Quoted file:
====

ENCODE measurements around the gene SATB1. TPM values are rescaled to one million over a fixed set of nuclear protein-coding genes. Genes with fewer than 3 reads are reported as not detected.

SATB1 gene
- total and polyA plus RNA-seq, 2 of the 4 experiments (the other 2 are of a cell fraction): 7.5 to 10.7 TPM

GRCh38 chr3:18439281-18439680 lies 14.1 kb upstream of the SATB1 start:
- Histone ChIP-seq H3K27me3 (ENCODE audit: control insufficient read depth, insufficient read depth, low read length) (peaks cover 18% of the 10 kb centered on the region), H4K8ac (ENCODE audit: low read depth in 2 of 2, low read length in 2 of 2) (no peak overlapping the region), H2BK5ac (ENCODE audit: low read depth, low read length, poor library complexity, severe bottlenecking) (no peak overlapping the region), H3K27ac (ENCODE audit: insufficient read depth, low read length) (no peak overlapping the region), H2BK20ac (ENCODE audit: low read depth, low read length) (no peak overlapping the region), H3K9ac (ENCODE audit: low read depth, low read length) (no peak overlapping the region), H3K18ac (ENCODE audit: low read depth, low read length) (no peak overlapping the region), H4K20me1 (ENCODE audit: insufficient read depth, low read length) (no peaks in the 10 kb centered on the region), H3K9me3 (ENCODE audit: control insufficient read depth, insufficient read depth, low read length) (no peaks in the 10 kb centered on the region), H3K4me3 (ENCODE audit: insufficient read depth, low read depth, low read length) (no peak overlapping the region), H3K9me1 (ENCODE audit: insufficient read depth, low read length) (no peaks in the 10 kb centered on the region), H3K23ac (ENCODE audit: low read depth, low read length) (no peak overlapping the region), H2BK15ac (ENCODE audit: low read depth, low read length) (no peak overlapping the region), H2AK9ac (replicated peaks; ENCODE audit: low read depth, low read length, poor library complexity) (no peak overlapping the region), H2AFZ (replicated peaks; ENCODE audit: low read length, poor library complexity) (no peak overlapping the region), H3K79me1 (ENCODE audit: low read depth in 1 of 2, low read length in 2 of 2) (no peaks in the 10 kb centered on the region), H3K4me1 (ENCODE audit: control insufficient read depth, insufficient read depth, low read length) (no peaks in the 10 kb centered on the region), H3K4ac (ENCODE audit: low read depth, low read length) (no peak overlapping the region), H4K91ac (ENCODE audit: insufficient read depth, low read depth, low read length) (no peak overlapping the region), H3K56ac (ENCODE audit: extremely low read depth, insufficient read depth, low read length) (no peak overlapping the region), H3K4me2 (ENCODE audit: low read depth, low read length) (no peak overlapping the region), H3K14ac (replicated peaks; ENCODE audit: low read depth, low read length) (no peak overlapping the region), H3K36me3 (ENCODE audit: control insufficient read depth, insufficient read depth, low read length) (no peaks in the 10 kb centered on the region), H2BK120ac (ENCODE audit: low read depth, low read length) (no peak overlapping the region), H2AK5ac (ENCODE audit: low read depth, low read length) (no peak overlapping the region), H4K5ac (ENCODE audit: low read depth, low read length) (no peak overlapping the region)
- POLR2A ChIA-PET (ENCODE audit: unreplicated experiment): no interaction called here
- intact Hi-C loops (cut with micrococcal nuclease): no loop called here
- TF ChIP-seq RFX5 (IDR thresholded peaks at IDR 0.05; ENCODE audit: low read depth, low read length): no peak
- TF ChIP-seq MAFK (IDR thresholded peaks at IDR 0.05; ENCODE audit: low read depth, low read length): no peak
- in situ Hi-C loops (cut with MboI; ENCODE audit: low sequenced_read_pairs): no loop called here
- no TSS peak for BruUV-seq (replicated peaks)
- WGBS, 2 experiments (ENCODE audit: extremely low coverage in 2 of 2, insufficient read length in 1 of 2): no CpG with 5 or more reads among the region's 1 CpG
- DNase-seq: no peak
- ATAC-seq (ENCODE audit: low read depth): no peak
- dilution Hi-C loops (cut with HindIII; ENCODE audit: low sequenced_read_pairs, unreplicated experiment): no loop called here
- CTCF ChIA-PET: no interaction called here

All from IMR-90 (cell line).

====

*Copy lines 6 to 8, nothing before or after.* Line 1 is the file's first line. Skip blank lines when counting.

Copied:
- POLR2A ChIA-PET (ENCODE audit: unreplicated experiment): no interaction called here
- intact Hi-C loops (cut with micrococcal nuclease): no loop called here
- TF ChIP-seq RFX5 (IDR thresholded peaks at IDR 0.05; ENCODE audit: low read depth, low read length): no peak